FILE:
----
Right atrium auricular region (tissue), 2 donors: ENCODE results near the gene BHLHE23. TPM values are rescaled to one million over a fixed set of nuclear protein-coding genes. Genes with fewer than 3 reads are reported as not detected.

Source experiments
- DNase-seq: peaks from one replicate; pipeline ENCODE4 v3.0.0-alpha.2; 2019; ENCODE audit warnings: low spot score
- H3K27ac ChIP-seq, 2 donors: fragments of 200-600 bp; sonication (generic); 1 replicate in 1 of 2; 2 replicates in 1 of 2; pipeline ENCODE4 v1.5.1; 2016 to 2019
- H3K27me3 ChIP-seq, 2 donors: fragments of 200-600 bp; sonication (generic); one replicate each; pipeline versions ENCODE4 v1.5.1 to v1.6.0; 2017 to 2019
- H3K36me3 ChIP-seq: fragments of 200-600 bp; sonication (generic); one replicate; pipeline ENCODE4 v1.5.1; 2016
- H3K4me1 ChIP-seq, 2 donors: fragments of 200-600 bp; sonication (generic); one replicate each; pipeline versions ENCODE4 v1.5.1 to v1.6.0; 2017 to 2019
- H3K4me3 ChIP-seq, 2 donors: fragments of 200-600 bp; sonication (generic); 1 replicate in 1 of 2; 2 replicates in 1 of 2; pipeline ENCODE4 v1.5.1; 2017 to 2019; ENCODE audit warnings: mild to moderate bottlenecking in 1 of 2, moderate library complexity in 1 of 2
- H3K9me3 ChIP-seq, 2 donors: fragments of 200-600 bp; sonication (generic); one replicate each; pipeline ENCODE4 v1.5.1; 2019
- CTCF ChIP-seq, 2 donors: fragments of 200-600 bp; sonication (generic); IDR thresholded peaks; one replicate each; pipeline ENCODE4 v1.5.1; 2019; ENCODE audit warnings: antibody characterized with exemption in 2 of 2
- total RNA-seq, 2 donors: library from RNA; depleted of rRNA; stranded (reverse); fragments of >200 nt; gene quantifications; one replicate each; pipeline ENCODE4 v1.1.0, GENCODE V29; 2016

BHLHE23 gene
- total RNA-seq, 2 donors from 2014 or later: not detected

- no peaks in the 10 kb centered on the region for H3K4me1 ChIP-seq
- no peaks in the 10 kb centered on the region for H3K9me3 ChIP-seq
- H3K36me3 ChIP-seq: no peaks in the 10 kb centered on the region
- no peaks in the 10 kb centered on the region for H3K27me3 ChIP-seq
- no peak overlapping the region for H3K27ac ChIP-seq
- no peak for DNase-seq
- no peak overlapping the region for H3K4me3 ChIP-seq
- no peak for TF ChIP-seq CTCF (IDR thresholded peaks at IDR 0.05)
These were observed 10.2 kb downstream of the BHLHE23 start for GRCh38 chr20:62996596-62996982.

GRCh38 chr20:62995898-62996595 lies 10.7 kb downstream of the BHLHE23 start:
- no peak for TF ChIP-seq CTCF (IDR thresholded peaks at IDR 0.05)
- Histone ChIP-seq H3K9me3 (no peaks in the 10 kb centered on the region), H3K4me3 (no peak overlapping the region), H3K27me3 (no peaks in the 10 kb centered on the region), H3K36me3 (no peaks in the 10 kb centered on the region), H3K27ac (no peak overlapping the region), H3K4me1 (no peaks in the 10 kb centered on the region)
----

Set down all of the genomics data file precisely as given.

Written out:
Right atrium auricular region (tissue), 2 donors: ENCODE results near the gene BHLHE23. TPM values are rescaled to one million over a fixed set of nuclear protein-coding genes. Genes with fewer than 3 reads are reported as not detected.

Source experiments
- DNase-seq: peaks from one replicate; pipeline ENCODE4 v3.0.0-alpha.2; 2019; ENCODE audit warnings: low spot score
- H3K27ac ChIP-seq, 2 donors: fragments of 200-600 bp; sonication (generic); 1 replicate in 1 of 2; 2 replicates in 1 of 2; pipeline ENCODE4 v1.5.1; 2016 to 2019
- H3K27me3 ChIP-seq, 2 donors: fragments of 200-600 bp; sonication (generic); one replicate each; pipeline versions ENCODE4 v1.5.1 to v1.6.0; 2017 to 2019
- H3K36me3 ChIP-seq: fragments of 200-600 bp; sonication (generic); one replicate; pipeline ENCODE4 v1.5.1; 2016
- H3K4me1 ChIP-seq, 2 donors: fragments of 200-600 bp; sonication (generic); one replicate each; pipeline versions ENCODE4 v1.5.1 to v1.6.0; 2017 to 2019
- H3K4me3 ChIP-seq, 2 donors: fragments of 200-600 bp; sonication (generic); 1 replicate in 1 of 2; 2 replicates in 1 of 2; pipeline ENCODE4 v1.5.1; 2017 to 2019; ENCODE audit warnings: mild to moderate bottlenecking in 1 of 2, moderate library complexity in 1 of 2
- H3K9me3 ChIP-seq, 2 donors: fragments of 200-600 bp; sonication (generic); one replicate each; pipeline ENCODE4 v1.5.1; 2019
- CTCF ChIP-seq, 2 donors: fragments of 200-600 bp; sonication (generic); IDR thresholded peaks; one replicate each; pipeline ENCODE4 v1.5.1; 2019; ENCODE audit warnings: antibody characterized with exemption in 2 of 2
- total RNA-seq, 2 donors: library from RNA; depleted of rRNA; stranded (reverse); fragments of >200 nt; gene quantifications; one replicate each; pipeline ENCODE4 v1.1.0, GENCODE V29; 2016

BHLHE23 gene
- total RNA-seq, 2 donors from 2014 or later: not detected

- no peaks in the 10 kb centered on the region for H3K4me1 ChIP-seq
- no peaks in the 10 kb centered on the region for H3K9me3 ChIP-seq
- H3K36me3 ChIP-seq: no peaks in the 10 kb centered on the region
- no peaks in the 10 kb centered on the region for H3K27me3 ChIP-seq
- no peak overlapping the region for H3K27ac ChIP-seq
- no peak for DNase-seq
- no peak overlapping the region for H3K4me3 ChIP-seq
- no peak for TF ChIP-seq CTCF (IDR thresholded peaks at IDR 0.05)
These were observed 10.2 kb downstream of the BHLHE23 start for GRCh38 chr20:62996596-62996982.

GRCh38 chr20:62995898-62996595 lies 10.7 kb downstream of the BHLHE23 start:
- no peak for TF ChIP-seq CTCF (IDR thresholded peaks at IDR 0.05)
- Histone ChIP-seq H3K9me3 (no peaks in the 10 kb centered on the region), H3K4me3 (no peak overlapping the region), H3K27me3 (no peaks in the 10 kb centered on the region), H3K36me3 (no peaks in the 10 kb centered on the region), H3K27ac (no peak overlapping the region), H3K4me1 (no peaks in the 10 kb centered on the region)